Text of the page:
Postmenopausal Women With Gum Disease Seem to Have Higher Breast Cancer Risk
Research suggests that postmenopausal women with gum disease are more likely to develop breast cancer than postmenopausal women who don't have gum disease. If a woman has a history of smoking, the risk of breast cancer may be even higher.
Gum disease, also called periodontal disease, can range from simple inflammation of the gums, called gingivitis by dentists, to periodontitis, when the gums pull away from the teeth leaving open spaces that become infected. The bacteria causing the infection and the body’s response to the infection can break down the bone and connective tissue that hold your teeth in place. If periodontitis isn’t treated, the teeth may become loose and have to be removed.
Gum disease can be prevented by regular tooth brushing and flossing.
Gum disease has been associated with several other diseases, including heart disease, stroke, and diabetes. Past research has found links between gum disease and oral, esophageal, head and neck, pancreatic, and lung cancer, so researchers wondered if there were any links between gum disease and breast cancer.
A study has found that postmenopausal women with gum disease were more likely to develop breast cancer than postmenopausal women who didn’t have gum disease. If the women had a history of smoking, the risk of breast cancer was even higher.
The study was published online on Dec. 21, 2015 by the journal Cancer Epidemiology, Biomarkers & Prevention. Read the abstract of “Periodontal Disease and Breast Cancer: Prospective Cohort Study of Postmenopausal Women.”
The research is part of the very large Women’s Health Initiative Observational Study, commonly called the WHI. The WHI is looking for links between health, diet, lifestyle, and genetic factors and health problems, such as cancer.
In this study, the researchers monitored 73,737 postmenopausal women in the WHI who had never been diagnosed with breast cancer. About 26% of the women told the researchers they had gum disease.
After about 6.5 years, 2,124 women had been diagnosed with breast cancer.
Overall, the risk of breast cancer was 14% higher in women who had gum disease compared to women who didn’t have gum disease. So if average breast cancer risk is about 12%, a woman with gum disease had about a 13.5% risk of breast cancer.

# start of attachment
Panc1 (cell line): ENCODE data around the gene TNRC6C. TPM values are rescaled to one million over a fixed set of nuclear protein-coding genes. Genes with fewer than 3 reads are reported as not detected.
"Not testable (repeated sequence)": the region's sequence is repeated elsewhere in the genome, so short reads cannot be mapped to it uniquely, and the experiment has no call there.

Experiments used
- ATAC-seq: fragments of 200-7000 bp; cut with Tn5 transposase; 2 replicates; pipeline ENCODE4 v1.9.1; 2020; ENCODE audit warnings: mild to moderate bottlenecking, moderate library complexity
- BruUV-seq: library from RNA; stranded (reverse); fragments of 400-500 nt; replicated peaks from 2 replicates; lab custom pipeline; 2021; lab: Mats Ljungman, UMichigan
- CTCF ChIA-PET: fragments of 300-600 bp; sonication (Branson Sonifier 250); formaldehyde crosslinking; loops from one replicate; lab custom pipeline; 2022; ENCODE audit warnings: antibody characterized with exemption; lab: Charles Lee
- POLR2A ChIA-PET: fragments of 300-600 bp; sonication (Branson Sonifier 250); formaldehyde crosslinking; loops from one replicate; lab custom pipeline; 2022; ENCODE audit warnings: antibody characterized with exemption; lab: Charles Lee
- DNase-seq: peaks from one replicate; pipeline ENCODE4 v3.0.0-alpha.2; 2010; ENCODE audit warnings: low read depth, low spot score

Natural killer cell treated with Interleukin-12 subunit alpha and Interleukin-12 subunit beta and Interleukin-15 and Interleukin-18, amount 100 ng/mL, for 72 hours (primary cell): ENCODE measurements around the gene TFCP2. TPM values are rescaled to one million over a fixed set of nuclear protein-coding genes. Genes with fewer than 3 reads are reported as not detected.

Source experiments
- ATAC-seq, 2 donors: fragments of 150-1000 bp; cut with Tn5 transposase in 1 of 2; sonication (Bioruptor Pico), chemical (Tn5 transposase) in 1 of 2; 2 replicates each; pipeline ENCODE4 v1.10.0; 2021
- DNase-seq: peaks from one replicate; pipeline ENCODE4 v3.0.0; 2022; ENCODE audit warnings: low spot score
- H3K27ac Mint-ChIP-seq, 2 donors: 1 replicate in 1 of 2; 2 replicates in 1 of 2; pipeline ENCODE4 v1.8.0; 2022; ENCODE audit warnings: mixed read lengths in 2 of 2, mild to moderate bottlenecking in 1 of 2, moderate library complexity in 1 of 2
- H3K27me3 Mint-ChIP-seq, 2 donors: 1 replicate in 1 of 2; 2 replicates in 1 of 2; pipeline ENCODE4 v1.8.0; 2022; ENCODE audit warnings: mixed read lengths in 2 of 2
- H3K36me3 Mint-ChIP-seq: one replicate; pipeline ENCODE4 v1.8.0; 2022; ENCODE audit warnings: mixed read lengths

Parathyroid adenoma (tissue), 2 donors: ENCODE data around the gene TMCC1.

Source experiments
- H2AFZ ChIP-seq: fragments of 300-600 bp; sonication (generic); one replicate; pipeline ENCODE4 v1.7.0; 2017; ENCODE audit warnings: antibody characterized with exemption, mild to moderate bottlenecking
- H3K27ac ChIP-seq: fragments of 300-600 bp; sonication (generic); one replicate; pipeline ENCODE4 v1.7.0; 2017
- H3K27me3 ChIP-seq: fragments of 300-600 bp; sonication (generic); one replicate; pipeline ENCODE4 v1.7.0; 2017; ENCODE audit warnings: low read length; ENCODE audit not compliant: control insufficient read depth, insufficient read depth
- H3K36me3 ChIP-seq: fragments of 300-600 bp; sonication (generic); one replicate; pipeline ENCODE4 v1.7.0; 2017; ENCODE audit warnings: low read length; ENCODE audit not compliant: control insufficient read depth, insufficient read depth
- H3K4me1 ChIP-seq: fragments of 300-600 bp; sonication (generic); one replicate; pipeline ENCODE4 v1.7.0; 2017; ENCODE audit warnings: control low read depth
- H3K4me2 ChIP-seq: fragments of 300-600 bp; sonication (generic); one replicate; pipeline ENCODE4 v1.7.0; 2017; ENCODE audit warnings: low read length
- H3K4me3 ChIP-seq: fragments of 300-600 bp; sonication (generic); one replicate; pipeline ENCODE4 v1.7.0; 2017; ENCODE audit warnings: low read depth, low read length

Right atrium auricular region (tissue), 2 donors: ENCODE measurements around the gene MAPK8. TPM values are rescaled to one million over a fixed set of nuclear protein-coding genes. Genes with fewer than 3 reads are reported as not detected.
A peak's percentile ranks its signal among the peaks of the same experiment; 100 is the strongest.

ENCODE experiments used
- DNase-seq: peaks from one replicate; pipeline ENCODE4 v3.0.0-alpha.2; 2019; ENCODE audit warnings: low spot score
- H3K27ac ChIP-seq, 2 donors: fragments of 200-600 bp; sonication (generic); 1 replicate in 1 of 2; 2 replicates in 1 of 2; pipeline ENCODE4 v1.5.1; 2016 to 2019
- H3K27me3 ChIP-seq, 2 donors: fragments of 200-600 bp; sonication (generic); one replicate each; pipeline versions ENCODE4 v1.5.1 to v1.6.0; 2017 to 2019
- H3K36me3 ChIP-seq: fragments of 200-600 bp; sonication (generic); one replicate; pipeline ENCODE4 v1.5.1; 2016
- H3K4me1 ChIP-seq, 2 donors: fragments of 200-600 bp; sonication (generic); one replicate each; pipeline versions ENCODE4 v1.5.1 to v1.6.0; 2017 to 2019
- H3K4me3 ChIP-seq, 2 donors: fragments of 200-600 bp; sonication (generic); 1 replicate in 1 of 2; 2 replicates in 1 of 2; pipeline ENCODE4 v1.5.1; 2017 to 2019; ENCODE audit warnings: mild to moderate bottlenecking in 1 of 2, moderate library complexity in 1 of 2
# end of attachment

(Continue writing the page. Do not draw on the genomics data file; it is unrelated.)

“We thought that periodontal bacteria — either the bacteria themselves or the inflammation that’s part of having periodontal disease — has an effect on other parts of the body, including breast tissue. We know there are bacteria in breast tissue and we know there are bacteria in mother’s milk. Women who had periodontal disease had a small increase in the risk of breast cancer overall,” said Jo Freudenheim, Ph.D., distinguished professor of epidemiology and environmental health at the University of Buffalo and lead author of the study.
Because earlier studies have shown that the effects of gum disease can be more severe if a person smokes, the researchers also grouped the women by smoking history:
- Among women who had quit smoking within the last 20 years, women with gum disease had a 36% higher risk of breast cancer than women who didn’t have gum disease.
- Among women who had never smoked, women with gum disease had a 6% higher risk of breast cancer than women who didn’t have gum disease.
- Among women who had quit smoking more than 20 years ago, women with gum disease had an 8% higher risk of breast cancer than women who didn’t have gum disease.
“There’s been an explosion of information recently that makes it clear that many different parts of the body that were thought to be sterile contain bacteria and other microbes,” Dr. Freudenheim said. “These bacteria may influence diseases that were previously thought to have no infectious component.”
The researchers said there are several possible reasons for the association between gum disease and breast cancer:
- Bacteria in the mouth can get into the bloodstream through tooth brushing, flossing, and chewing. Even though the bacteria are cleared out of the body quickly, the cumulative exposure to tissues can be considerable. It could be that these bacteria affect breast cancer.
- Inflammation in one part of the body, such as the gums, may have an impact on other diseases.
- There may be other factors that increase the risk of both gum disease and breast cancer.
“This is a new area, so we have to be careful in how we interpret our findings,” said Dr. Freudenheim. “We can’t say, ‘if you treat periodontal disease it will reduce cancer risk.' There are new methodologies that allow us to measure things we weren’t able to before. We are now beginning to understand how much the interaction of the microbiome affects our health both in terms of acute infections and chronic diseases.”
Doing all that you can do to keep your breast cancer risk as low as it can be makes good sense. Besides exercising regularly, eating a healthy diet, maintaining a healthy weight, not smoking, avoiding alcohol, and taking good care of your teeth and gums are steps you can take to control several risk factors.
According to the Centers for Disease Control, gum disease can be kept in check by:
- Brushing and flossing your teeth every day to remove the bacteria that cause gum disease.
- Seeing a dentist at least once a year for a checkup, or more frequently if you have any of the warning signs of gum disease:
- red/swollen gums
- tender/bleeding gums
- loose teeth
- bad breath or a bad taste in the mouth that won’t go way
- gums that have pulled away from your teeth
- sensitive teeth
For more information on breast cancer risk and other steps you can take to minimize your risk, visit the Breastcancer.org Lower Your Risk section.
— Last updated on July 31, 2022, 10:30 PM
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